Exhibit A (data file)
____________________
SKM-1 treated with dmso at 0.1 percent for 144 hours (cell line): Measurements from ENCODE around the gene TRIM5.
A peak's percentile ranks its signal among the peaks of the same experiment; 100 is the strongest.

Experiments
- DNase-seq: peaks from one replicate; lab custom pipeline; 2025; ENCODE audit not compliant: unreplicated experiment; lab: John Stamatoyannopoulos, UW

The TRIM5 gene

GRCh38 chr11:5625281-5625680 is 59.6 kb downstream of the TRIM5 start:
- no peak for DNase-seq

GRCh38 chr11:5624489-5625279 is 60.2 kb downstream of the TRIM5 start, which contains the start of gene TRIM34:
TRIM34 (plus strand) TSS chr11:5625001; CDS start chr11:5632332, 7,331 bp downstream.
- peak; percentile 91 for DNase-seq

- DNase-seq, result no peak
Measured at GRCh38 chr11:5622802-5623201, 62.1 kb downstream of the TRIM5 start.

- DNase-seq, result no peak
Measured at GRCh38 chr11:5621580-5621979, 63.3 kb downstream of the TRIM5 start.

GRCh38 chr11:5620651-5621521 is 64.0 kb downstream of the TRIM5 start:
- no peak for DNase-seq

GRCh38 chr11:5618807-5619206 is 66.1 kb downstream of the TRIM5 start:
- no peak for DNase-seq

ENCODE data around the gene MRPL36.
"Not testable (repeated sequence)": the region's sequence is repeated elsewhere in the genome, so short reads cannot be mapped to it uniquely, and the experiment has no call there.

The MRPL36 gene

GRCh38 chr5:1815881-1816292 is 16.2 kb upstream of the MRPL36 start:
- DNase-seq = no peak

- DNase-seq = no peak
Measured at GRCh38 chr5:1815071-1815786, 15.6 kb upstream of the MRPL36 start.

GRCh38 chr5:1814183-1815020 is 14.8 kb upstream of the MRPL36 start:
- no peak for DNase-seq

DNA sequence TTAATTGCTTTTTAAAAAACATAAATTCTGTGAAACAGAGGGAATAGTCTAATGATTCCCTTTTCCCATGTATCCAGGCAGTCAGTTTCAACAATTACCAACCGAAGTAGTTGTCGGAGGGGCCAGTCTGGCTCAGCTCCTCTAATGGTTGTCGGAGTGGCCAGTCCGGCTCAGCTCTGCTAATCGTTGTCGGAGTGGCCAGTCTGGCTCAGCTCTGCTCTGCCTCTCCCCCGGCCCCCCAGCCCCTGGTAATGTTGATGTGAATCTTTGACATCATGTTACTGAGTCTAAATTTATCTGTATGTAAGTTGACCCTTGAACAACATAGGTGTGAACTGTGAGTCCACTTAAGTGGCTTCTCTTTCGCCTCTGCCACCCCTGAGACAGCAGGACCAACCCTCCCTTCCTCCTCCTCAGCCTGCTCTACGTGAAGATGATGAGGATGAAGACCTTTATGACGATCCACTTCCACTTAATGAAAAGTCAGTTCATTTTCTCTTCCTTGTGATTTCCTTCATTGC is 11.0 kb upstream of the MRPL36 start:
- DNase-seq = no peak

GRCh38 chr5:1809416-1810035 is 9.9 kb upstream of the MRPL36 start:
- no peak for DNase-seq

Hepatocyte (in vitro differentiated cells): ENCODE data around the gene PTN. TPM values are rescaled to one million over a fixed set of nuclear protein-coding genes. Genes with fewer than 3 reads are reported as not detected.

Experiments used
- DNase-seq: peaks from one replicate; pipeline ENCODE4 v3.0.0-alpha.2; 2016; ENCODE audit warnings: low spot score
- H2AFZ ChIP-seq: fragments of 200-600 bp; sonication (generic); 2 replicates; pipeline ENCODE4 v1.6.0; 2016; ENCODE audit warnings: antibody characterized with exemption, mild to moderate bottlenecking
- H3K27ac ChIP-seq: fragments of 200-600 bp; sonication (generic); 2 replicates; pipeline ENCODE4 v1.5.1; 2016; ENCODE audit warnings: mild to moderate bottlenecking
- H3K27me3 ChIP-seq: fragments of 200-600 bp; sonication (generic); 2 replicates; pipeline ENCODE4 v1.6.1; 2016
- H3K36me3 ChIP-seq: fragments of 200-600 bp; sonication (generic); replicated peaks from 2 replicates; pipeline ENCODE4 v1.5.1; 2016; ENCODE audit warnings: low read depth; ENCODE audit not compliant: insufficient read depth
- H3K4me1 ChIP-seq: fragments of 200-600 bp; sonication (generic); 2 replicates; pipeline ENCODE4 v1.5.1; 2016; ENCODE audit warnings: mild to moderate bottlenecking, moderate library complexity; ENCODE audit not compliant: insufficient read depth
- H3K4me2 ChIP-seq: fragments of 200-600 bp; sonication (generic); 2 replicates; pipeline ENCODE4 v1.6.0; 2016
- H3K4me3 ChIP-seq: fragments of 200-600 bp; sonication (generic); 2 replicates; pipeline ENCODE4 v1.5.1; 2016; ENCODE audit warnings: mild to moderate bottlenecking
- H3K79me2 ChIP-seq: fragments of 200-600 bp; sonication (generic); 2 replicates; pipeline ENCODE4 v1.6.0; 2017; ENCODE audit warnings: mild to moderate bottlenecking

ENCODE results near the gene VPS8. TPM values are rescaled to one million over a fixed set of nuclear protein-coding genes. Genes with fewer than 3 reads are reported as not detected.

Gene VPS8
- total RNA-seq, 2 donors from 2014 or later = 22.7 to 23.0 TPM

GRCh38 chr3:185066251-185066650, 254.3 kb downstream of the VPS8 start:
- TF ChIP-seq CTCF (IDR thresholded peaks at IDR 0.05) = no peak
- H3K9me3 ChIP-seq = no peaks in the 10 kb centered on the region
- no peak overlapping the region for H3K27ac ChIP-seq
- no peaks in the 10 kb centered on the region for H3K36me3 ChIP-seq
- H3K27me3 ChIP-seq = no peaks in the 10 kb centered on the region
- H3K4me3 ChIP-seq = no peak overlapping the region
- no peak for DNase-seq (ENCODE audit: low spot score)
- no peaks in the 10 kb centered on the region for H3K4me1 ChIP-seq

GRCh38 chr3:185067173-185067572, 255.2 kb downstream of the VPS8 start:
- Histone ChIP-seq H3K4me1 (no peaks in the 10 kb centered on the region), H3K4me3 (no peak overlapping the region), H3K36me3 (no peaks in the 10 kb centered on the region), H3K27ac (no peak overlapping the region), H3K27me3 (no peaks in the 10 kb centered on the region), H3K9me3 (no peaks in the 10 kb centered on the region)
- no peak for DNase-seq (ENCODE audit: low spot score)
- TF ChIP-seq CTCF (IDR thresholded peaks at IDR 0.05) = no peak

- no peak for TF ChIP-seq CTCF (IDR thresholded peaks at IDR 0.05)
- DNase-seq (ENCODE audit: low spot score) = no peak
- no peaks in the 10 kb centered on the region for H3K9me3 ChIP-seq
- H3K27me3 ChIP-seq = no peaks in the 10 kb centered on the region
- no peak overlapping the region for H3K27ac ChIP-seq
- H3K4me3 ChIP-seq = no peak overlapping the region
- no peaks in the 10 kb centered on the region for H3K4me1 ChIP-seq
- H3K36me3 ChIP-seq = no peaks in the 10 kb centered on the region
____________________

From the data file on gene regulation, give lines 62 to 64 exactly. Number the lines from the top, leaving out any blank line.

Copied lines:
- H3K27me3 ChIP-seq = no peaks in the 10 kb centered on the region
- no peak overlapping the region for H3K27ac ChIP-seq
- H3K4me3 ChIP-seq = no peak overlapping the region